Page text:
That night when I fell asleep it was windy and rainy, but later I woke up to the hushed thud of hoof-steps. I found Sultan Romadi loose and foraging a few hundred feet from the tent. As I led him back to camp, I realized that I was wearing light leather slippers as I recalled that scorpions surface after rain.

On the way home the next day, I raced Ahmed on a racetrack – and won.

The first time I visited Palmyra last October, I stayed with 3 school teachers, 1 Christian, 1 moderate Muslim and 1 devout Muslim. They are the best of friends and I interviewed them for the film. When I departed I carried sacks laden with trinkets and dates. I had learned a new word, "haddiya" (gift).

Ghassan accompanied me as translator on a visit to see them Saturday night. These girls from Homs has never been beyond the ruins into the desert, so we are planning a camel camping trip for them. I cannot imagine what they do with their time in the dusty, 2-day tourist pass town of Palmyra. Hopefully, they will accept my haddiya to them.

Upon my return to Damascus, I nearly missed the curtain for a play that my friend, an assistant director at the opera, had gifted me. I arrived to find the ticket window closed, the doors barred, and a huge crowd milling about. I slid my way to the glass doors, rapped lightly on the glass and signalled my desire to pass. Some gallant soul inside, opened the door and allowed me to enter without a ticket. Miraculously I found my friend. As I began my apologies, the crowd leapt to its feet and began cheering happily. President Bashar Assad and his wife were coming down the aisle. They sat 2 rows and 4 seats over from us. It was amazing to see a large theater of artsy, liberal types responding enthusiastically to the president’s presence. He was out and about with no announcement and invisible security, as is his way. I spoke with the cast and director after and they had no idea that he was coming until they heard the ovation and saw him taking his seat.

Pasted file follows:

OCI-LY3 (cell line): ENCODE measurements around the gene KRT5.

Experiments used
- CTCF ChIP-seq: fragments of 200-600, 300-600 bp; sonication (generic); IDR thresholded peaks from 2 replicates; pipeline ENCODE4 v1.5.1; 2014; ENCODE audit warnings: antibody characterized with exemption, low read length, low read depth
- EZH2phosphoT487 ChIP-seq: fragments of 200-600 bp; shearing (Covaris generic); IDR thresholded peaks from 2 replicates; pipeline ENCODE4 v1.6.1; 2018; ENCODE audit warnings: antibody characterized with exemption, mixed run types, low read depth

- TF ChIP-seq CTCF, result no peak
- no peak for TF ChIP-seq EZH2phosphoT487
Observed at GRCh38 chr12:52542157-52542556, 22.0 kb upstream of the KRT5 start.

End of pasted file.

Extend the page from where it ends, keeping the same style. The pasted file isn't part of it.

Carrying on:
My landlady is nervous that I have not registered, so yesterday I attempted to start the process with the embassy. I quit after a long wait in the embassy's dingy office that is crammed with old election materials and pictures of former Secretary of State, Colin Powell promoting careers in the State Department - "register by February 21, 2004 . . ." For this week, I shall just have to continue life outside of the red tape.

The weather remains very cool and beautiful here.